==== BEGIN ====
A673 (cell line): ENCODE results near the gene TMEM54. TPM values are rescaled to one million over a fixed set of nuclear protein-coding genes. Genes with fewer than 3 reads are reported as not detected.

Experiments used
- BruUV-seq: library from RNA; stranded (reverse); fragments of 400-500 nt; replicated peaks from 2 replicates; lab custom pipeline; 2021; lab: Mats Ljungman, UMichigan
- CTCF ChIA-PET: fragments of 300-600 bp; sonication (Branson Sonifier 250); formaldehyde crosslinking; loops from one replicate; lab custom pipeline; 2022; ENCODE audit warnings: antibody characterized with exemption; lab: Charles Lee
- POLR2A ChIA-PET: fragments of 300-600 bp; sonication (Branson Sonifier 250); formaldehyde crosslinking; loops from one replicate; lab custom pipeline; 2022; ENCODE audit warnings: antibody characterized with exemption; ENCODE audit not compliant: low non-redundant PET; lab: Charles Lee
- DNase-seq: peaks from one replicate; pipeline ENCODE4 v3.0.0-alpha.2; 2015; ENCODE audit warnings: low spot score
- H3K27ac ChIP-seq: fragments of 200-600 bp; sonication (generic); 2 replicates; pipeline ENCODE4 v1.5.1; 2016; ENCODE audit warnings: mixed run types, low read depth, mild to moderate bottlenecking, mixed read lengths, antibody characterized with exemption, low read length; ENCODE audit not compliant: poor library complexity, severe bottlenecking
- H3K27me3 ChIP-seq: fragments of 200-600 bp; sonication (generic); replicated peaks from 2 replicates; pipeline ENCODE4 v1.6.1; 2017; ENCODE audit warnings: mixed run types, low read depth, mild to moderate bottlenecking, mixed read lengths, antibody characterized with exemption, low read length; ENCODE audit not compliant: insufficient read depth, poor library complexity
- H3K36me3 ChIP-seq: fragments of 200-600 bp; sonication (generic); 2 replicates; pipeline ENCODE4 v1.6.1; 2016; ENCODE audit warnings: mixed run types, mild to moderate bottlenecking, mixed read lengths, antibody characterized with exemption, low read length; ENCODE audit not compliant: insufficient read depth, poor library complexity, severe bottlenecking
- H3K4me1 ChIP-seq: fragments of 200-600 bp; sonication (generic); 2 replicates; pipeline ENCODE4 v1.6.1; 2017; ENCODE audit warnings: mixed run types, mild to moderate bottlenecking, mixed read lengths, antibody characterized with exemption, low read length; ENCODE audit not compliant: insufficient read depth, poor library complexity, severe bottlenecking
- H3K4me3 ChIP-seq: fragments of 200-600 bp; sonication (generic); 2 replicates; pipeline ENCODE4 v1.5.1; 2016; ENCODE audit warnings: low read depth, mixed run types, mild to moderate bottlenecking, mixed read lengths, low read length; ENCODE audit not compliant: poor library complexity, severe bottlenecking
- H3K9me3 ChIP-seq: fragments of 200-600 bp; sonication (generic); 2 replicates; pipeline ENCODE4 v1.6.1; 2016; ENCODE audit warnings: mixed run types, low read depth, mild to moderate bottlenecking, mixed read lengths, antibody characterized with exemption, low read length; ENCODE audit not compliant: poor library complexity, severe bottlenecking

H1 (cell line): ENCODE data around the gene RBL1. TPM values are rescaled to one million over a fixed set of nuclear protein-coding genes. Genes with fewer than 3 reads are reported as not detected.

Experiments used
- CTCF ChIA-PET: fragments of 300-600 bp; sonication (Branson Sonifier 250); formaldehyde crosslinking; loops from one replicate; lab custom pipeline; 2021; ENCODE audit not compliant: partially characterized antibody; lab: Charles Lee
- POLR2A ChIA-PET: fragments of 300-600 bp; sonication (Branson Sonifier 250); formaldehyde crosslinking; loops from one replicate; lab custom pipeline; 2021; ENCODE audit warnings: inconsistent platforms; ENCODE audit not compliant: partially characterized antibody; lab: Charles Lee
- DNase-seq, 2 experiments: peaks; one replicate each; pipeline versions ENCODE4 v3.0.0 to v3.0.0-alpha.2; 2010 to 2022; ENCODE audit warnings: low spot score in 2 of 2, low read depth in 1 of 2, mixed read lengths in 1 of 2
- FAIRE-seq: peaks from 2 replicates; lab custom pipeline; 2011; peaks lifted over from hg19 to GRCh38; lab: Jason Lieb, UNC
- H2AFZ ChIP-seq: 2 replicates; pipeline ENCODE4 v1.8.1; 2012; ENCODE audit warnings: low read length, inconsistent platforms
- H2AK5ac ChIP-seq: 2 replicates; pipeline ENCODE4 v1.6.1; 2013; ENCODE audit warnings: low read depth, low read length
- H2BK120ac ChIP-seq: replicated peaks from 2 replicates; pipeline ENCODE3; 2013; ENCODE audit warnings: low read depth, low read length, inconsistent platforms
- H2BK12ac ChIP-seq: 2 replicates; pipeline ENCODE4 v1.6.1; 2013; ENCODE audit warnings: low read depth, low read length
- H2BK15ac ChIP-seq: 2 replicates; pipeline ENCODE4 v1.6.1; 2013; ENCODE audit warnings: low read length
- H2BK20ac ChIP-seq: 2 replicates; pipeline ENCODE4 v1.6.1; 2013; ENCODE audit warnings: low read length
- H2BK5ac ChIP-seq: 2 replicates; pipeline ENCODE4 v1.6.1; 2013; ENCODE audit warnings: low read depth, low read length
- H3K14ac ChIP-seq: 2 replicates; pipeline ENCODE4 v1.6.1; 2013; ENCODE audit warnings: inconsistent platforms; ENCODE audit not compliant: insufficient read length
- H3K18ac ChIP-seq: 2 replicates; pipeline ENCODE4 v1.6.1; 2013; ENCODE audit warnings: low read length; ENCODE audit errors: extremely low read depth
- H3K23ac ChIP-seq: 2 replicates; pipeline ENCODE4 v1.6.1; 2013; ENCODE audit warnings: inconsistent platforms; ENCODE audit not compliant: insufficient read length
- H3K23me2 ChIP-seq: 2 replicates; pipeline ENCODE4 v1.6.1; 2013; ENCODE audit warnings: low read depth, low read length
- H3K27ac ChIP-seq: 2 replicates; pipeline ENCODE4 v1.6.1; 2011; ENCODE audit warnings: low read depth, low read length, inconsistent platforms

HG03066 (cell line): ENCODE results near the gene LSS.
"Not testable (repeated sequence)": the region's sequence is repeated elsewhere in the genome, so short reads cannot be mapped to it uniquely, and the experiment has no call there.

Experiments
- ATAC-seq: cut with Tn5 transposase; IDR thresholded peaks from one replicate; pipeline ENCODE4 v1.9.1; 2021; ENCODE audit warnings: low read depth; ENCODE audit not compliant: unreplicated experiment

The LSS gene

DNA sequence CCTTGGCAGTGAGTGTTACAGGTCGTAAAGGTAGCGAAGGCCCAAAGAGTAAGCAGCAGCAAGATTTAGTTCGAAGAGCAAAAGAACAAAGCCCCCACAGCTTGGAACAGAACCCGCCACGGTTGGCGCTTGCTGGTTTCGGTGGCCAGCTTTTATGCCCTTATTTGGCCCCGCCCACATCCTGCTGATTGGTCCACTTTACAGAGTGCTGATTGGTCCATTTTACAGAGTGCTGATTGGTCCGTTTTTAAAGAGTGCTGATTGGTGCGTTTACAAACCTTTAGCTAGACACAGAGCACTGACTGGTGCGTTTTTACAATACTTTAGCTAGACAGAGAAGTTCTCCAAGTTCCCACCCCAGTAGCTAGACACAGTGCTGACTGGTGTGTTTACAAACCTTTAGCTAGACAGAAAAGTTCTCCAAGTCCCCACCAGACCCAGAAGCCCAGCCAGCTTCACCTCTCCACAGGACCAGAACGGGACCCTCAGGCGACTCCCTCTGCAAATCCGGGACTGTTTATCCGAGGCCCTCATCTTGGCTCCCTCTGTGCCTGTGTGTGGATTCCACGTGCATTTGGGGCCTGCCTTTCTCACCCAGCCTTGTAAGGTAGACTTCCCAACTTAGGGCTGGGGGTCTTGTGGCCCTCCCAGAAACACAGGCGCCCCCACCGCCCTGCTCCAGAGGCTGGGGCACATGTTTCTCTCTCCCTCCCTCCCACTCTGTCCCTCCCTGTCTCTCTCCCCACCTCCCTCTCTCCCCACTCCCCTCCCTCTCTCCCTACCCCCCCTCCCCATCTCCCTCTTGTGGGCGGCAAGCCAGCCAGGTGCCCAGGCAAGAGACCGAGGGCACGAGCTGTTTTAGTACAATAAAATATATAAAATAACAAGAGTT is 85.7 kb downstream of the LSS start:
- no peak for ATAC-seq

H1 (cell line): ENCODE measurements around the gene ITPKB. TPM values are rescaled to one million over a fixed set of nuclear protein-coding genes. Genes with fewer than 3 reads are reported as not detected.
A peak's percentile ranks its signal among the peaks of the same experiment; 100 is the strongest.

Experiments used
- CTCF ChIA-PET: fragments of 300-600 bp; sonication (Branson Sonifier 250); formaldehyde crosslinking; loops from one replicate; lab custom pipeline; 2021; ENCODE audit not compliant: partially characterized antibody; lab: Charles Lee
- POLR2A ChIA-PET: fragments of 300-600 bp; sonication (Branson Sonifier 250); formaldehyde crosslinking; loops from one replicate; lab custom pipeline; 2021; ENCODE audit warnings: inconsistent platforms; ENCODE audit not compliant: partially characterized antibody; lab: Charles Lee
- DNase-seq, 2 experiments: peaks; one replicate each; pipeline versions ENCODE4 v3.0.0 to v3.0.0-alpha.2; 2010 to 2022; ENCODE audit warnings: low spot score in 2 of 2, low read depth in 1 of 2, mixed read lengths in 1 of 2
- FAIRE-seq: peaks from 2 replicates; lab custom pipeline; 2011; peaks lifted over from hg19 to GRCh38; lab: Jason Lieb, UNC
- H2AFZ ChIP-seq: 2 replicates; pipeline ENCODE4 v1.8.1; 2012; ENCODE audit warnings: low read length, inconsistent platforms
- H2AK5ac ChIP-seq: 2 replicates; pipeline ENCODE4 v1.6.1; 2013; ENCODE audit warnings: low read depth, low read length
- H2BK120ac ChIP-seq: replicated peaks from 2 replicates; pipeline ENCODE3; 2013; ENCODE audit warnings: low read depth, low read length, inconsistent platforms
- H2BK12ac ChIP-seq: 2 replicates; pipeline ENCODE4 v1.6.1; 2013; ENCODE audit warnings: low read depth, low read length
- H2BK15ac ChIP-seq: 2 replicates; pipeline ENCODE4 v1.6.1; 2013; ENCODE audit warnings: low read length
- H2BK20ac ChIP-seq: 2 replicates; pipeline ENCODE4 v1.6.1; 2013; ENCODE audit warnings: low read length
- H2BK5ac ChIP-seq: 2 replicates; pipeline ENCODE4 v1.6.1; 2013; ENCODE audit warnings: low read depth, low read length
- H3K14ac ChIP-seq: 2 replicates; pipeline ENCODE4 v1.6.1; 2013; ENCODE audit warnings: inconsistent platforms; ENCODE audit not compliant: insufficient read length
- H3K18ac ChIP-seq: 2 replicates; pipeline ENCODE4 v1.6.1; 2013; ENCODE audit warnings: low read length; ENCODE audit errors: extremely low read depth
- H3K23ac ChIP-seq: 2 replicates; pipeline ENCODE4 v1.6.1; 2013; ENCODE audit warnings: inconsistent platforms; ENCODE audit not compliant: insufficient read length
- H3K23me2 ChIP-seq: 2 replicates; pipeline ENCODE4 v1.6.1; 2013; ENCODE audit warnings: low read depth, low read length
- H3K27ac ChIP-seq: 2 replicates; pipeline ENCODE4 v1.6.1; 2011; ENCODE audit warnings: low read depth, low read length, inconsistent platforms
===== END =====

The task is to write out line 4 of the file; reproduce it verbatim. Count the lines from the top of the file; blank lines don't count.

- CTCF ChIA-PET: fragments of 300-600 bp; sonication (Branson Sonifier 250); formaldehyde crosslinking; loops from one replicate; lab custom pipeline; 2022; ENCODE audit warnings: antibody characterized with exemption; lab: Charles Lee